Three weeks later, the senior advisors decide that they must find a way for Nick to go along with Alice to the Orient and get a ticket for Nick aboard the same ship. As Alice readies herself to go, Teddy says farewell to her - commenting that it's too bad she'll miss the G.O.P. Convention. After Alice leaves, J.P. Morgan and some other senior advisors confront Teddy - telling him that they don't want him to run for president. His conservation policies have alienated many groups, and his handling of the Panama Canal is terrible. At the Republic National Convention, Summer 1904, protesters are proclaiming that Roosevelt is a tyrant. Teddy tells J.P. Morgan and the others that he is a radical, but that he plans to fight for "human need before human greed"! As he continues rallying, the convention gets behind him and untimely nominates him for president.

Summer 1904, and Teddy learns bits and pieces about Alice's behaviour as U.S. ambassador to the Orient. Nick Longworth is with her creating "international fireworks." Alice returns, and once Teddy sees her, he turns to mush. Nick asks to talk with Teddy privately, but rather than give in, the President avoids him by getting everyone to go for a bit of wild exercise - even the foreign diplomats. Eleanor and a number of ladies come for a tea party and are dying to know all about Alice's trip. Alice finally gives in and confesses that she is now seeing "fireworks"! Edith asks Alice if she wants to marry Nick, but Alice is unsure about losing her freedom.

In the North Portico, Teddy is still being followed by an exhausted Nick who finally blurts out that he's wants to marry Alice. It seems that Alice won't discuss marriage with him until she has her father's approval. Teddy sees Nick as simply an opportunist who is attempting to further his own political career and tells Nick that the answer is "no." Nick tries to get Alice to run off and marry him; however, she reminds him that he promised to not discuss the marriage until her father approves. However, she loves Nick and is determined to convince her father he is acceptable.

On election night, blackmail has happened in the unions where they have been told not to vote for him. Teddy tells the advisors that he was simply following the law of the land, having reinstated a worker who had been fired for not joining the union. Alice bursts in determined and tells her father that she must marry Nick and plans on marrying Nick wearing her mother's wedding dress - with her father's blessing. After Teddy firmly refuses; Alice tearfully runs off as Edith comes in to talk with her husband. Edith tells him to let Alice go, as well as the spirit of his first wife. They argue and Edith also runs off in tears. Alone, Teddy, takes the gift box he took from Alice and opens it, revealing a music box.

Later that night, Teddy is camping out in the woods with his children. After tucking them all in, he stands lost in thought as the ghost of Alice Lee appears before him. She tells him she's having a baby. Other ghosts appear to congratulate him on the birth of his new daughter. Finally, the ghost of his brother appears telling him not to go and see his wife - she's dead. By shooting a gun he has with him Teddy rids himself of the ghosts - just as Edith and others come to tell him that he's going to win the election by a landslide. They all go inside while Teddy ponders the situation. Alice finally enters and congratulates her father on his victory. He talks with her about her mother and all that she meant and still means to him; takes the music box out of his pocket and gives it to her - as a wedding present.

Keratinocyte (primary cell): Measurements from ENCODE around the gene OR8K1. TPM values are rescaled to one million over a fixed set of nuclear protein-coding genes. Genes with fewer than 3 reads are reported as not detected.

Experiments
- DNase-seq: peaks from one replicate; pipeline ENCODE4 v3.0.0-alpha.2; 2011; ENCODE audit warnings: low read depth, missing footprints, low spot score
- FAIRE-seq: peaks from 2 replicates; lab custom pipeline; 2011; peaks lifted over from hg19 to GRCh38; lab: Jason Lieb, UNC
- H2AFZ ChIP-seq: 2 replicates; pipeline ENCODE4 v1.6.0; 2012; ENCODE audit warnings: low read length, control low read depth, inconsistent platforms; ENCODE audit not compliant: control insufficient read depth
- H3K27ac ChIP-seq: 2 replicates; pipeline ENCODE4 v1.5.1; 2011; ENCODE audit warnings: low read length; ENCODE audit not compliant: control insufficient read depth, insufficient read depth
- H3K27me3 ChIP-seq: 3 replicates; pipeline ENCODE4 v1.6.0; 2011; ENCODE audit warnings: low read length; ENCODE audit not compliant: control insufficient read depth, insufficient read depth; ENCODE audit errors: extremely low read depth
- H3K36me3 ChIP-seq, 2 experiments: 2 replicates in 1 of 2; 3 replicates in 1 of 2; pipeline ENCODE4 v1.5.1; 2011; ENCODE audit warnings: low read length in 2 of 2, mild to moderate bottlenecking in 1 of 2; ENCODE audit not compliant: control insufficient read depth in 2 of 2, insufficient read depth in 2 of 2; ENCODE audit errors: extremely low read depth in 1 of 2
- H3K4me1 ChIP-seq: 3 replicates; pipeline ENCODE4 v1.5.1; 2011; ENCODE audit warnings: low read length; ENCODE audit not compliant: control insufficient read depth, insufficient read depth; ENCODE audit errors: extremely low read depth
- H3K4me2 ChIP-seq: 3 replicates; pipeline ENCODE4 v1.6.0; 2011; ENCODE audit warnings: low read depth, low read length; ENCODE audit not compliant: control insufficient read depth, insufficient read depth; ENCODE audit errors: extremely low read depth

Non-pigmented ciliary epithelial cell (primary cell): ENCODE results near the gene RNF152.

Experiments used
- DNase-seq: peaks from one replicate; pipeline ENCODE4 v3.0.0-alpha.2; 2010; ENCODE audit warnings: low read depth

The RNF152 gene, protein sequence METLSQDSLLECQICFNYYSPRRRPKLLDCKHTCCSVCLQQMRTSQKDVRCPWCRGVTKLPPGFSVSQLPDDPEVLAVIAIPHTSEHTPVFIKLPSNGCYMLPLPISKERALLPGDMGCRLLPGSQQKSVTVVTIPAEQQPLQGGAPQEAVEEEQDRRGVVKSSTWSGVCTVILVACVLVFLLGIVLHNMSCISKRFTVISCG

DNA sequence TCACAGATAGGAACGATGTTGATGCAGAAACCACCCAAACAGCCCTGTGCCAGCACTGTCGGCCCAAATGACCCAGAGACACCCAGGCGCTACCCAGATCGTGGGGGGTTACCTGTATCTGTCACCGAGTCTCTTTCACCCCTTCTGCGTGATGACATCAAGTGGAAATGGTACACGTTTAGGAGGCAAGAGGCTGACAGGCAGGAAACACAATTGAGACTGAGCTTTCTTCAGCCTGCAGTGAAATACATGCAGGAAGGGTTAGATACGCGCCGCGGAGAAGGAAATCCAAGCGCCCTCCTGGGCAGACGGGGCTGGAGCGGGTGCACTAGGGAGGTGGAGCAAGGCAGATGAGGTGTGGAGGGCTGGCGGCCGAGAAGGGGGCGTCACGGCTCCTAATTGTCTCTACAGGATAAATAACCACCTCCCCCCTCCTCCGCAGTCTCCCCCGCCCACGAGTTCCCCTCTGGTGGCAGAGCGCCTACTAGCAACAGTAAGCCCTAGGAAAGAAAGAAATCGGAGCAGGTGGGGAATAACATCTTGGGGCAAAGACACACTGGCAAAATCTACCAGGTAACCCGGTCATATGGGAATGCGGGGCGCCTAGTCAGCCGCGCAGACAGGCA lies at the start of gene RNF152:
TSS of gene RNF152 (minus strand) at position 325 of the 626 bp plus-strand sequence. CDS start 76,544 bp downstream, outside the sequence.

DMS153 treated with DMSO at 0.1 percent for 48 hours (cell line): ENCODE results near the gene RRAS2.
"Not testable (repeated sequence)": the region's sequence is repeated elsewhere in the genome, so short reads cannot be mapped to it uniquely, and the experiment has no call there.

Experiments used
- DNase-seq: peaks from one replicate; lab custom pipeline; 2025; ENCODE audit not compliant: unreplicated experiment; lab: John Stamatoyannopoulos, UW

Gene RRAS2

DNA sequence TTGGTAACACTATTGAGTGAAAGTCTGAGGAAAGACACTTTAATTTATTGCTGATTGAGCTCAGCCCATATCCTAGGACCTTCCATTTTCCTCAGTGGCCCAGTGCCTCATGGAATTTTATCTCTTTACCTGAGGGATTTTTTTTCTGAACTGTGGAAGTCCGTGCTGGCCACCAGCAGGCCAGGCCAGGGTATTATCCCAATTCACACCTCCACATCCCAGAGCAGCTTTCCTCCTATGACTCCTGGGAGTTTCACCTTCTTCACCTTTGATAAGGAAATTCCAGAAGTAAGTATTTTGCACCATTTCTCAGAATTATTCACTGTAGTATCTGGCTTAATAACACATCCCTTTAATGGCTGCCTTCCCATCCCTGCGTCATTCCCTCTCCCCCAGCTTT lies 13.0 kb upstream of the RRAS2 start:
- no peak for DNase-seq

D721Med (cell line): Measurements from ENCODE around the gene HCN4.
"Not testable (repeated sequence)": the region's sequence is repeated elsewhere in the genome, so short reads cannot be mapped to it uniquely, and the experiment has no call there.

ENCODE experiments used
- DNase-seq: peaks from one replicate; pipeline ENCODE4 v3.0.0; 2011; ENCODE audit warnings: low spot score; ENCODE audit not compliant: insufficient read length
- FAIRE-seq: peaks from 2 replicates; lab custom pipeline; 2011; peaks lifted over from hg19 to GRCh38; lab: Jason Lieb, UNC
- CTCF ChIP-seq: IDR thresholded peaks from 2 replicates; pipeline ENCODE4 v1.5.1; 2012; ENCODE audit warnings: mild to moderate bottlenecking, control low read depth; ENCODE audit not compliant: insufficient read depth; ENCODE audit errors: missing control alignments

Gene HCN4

Waiting at the wedding of Alice and Nick everyone has their own "Private Thoughts": The senior cabinet celebrates that they have succeeded with their plan. Alice's brothers are happy that one sister is finally out. Edith is happy that her husband is finally letting go of his first wife. Alice finally enters and marries Nick.

Musical numbers

Act I
  • "This House" - Teddy, Family, Friends, Staff, Reporters
  • "But Not Right Now" - Alice
  • "She's Got to Go" - Taft, Root, Lodge
  • "The Fourth of July" - Alice, Eleanor
  • "Charge" - Teddy, Edith, Ted Jr., Kermit, Ethel, Archie, Quentin
  • "Battlelines" - Edith
  • "The Coming-Out Party Dance" - Teddy, Alice, Nick, Edith, Guests
  • "Leg O' Mutton" - Alice, Nick, Guests
  • "Not Love" - Nick, Taft, Root, Lodge
  • "Her Father's Daughter" - Teddy
  • "Perfect for Each Other" - Nick
  • "He's Got to Go" (reprise) - Taft, Root, Lodge, Nick
  • "Wave the Flag" - Teddy, Edith, Eleanor, Ted jnr., Kermit, Ethel, Archie, Quentin, Gompers, J.P. Morgan, Hecklers, Supporters
Act II
  • "Fourth of July" (reprise) - Teddy
  • "Fourth of July" (reprise) - Alice, Eleanor, Edith, Ladies
  • "Nothing to Lose" - Nick, Alice
  • "Election Eve" - Taft, Root, Lodge, Gompers, J.P. Morgan, Reporters
  • "Perfect for Each Other" (reprise) - Alice
  • "Can I Let Her Go?" - Teddy
  • "Private Thoughts" - Taft, Root, Lodge, Edith, Ted Jr., Ethel, Kermit, Archie, Quentin, Servants, Staff, Reporters
  • "This House" (reprise) - Teddy, Edith, Guests